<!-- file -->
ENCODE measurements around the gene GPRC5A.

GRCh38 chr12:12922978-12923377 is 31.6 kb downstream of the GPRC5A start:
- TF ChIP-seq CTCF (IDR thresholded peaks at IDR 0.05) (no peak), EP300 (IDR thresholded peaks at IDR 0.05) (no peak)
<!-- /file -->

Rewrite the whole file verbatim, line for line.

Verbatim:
ENCODE measurements around the gene GPRC5A.

GRCh38 chr12:12922978-12923377 is 31.6 kb downstream of the GPRC5A start:
- TF ChIP-seq CTCF (IDR thresholded peaks at IDR 0.05) (no peak), EP300 (IDR thresholded peaks at IDR 0.05) (no peak)